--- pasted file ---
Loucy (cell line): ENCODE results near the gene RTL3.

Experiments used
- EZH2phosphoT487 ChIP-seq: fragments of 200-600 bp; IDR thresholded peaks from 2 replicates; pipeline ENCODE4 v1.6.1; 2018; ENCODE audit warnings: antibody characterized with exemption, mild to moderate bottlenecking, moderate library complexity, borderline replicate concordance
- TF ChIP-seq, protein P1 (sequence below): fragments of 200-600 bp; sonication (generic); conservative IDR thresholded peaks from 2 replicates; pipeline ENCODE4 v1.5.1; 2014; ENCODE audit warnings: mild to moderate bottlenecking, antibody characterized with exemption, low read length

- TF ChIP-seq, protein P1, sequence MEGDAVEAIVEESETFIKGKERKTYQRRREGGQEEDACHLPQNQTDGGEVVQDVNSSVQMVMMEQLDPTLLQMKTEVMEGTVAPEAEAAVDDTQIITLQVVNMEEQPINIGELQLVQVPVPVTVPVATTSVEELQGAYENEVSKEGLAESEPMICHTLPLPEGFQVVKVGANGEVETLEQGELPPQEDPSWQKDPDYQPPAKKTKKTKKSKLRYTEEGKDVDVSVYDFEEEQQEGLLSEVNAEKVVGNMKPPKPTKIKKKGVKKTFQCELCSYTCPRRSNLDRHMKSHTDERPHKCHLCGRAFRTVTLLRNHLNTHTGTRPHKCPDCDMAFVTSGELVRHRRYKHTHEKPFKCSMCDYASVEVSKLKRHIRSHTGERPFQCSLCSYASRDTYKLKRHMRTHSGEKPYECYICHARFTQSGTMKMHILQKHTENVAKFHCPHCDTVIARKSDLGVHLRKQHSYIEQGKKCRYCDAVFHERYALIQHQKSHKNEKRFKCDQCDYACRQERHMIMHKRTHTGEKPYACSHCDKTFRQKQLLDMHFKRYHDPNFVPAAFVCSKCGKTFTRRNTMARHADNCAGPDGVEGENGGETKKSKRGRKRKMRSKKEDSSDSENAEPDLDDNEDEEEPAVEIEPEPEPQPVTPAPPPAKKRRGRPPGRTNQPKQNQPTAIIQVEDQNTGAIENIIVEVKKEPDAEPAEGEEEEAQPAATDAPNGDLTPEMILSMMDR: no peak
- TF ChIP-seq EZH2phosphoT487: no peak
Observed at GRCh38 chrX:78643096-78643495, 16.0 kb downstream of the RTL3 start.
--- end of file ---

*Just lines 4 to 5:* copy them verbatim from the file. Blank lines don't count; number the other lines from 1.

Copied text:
- TF ChIP-seq, protein P1 (sequence below): fragments of 200-600 bp; sonication (generic); conservative IDR thresholded peaks from 2 replicates; pipeline ENCODE4 v1.5.1; 2014; ENCODE audit warnings: mild to moderate bottlenecking, antibody characterized with exemption, low read length

- TF ChIP-seq, protein P1, sequence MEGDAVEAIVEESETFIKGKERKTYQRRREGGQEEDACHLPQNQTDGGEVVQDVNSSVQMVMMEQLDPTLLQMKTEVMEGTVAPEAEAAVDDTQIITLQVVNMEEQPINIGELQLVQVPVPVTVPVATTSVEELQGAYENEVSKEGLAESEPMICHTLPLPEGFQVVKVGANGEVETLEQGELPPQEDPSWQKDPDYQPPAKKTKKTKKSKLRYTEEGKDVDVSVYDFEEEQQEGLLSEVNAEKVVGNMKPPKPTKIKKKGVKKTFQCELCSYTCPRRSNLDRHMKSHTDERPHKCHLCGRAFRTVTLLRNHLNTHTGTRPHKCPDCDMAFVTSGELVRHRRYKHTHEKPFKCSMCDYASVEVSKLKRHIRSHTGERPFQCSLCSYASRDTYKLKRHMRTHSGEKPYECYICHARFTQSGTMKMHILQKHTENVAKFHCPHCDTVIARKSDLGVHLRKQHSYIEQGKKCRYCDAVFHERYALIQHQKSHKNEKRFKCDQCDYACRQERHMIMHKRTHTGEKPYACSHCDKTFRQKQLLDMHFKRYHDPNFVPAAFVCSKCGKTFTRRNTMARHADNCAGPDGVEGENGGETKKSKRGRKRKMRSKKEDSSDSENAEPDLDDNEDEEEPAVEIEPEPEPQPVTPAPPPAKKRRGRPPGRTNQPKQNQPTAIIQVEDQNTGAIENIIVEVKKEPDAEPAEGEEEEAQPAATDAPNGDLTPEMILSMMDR: no peak